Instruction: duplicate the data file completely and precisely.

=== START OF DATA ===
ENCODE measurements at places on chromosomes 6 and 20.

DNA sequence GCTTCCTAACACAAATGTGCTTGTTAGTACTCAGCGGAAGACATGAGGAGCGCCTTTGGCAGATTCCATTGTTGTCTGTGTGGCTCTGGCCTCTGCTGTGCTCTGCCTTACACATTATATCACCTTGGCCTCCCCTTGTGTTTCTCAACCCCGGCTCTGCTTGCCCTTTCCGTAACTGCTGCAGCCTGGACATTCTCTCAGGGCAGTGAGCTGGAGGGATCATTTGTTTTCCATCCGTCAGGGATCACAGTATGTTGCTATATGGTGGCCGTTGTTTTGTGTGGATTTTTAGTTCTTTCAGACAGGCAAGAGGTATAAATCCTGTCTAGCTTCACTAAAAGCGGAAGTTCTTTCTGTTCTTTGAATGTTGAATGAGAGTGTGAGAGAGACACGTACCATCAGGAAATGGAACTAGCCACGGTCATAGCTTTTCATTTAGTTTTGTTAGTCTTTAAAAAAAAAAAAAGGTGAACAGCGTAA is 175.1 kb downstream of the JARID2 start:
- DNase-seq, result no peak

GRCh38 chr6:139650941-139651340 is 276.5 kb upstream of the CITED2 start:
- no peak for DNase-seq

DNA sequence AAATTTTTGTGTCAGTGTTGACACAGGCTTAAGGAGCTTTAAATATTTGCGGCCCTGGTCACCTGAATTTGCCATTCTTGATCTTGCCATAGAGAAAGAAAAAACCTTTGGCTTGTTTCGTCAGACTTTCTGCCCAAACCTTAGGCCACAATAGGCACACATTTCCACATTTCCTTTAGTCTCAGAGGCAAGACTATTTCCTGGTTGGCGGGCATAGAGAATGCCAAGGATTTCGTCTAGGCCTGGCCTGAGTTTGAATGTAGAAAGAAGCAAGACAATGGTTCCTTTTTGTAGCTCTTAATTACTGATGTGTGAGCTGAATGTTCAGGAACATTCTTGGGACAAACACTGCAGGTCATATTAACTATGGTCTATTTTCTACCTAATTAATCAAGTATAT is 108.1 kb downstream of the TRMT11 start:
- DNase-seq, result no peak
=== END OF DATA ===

ENCODE measurements at places on chromosomes 6 and 20.

DNA sequence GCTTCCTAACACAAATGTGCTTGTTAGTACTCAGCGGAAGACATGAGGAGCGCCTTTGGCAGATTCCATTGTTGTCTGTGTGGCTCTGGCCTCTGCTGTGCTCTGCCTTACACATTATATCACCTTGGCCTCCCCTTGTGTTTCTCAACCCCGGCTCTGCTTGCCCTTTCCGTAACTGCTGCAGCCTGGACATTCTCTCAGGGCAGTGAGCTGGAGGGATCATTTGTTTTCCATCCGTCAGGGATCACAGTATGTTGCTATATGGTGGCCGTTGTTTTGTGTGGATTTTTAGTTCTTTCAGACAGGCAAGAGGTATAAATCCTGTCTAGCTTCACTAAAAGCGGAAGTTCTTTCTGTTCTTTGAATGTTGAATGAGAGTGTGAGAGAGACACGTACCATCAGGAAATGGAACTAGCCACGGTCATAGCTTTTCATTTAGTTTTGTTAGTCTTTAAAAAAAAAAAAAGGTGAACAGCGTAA is 175.1 kb downstream of the JARID2 start:
- DNase-seq, result no peak

GRCh38 chr6:139650941-139651340 is 276.5 kb upstream of the CITED2 start:
- no peak for DNase-seq

DNA sequence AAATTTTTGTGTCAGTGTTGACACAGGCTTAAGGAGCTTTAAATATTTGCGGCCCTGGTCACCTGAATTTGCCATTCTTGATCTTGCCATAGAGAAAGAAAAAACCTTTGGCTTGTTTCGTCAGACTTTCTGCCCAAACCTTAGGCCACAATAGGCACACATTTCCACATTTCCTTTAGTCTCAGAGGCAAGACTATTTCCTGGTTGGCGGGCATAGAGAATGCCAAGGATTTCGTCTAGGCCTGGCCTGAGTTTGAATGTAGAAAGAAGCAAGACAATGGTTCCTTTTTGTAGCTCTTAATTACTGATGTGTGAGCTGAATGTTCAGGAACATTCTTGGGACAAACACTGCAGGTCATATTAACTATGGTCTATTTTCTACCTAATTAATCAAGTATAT is 108.1 kb downstream of the TRMT11 start:
- DNase-seq, result no peak